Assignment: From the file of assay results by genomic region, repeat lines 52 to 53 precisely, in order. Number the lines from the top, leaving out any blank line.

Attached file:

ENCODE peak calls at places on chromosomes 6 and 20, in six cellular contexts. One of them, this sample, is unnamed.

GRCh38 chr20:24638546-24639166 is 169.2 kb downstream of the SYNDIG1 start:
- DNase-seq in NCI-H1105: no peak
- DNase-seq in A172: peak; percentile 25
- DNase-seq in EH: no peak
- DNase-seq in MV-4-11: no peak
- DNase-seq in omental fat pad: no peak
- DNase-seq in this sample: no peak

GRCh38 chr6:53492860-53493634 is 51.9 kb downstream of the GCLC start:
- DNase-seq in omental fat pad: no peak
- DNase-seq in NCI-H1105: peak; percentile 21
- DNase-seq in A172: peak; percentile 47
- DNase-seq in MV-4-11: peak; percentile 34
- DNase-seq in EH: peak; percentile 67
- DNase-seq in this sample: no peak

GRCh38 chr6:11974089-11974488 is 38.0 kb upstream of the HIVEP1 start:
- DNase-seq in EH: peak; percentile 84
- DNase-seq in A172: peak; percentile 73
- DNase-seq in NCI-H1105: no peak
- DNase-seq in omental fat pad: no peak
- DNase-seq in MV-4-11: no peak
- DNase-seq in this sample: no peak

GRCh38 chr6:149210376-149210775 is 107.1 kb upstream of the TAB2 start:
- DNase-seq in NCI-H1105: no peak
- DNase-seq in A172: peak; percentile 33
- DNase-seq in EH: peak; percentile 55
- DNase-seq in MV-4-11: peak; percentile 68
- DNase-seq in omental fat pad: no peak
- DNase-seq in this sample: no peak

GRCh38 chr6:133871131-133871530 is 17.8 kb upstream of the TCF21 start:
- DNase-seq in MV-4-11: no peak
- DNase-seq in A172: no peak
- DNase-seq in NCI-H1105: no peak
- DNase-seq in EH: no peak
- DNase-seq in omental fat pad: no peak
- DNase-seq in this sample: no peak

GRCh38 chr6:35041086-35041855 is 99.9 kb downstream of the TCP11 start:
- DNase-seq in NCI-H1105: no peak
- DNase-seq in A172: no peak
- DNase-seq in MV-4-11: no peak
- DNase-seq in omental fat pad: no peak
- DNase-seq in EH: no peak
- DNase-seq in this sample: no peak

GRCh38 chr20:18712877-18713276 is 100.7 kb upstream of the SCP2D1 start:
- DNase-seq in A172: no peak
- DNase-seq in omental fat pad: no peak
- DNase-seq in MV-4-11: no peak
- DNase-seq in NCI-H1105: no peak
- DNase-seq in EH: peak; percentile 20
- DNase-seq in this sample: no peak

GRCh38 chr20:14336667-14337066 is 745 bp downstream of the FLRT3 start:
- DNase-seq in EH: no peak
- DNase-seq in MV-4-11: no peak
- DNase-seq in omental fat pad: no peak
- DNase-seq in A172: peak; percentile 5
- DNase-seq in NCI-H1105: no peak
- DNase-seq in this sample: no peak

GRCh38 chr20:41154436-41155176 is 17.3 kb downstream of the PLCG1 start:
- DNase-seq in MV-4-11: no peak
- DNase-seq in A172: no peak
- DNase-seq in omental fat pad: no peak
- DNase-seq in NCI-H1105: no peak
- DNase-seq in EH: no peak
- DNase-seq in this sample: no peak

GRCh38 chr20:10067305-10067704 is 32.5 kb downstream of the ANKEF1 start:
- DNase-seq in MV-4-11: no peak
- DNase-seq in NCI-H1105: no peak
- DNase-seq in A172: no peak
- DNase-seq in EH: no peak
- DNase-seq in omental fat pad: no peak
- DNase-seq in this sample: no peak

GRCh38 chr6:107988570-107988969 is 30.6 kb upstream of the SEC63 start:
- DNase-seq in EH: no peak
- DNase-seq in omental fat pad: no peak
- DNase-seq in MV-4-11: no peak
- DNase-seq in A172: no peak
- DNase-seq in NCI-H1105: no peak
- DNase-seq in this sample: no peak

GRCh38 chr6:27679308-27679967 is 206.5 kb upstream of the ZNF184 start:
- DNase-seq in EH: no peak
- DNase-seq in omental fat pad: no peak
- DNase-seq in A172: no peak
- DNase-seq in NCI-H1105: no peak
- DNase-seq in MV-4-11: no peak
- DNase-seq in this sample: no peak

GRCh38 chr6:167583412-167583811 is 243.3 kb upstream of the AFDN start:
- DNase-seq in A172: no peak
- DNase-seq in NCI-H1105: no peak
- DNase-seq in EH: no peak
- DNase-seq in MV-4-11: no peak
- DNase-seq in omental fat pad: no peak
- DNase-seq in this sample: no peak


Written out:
- DNase-seq in EH: no peak
- DNase-seq in MV-4-11: no peak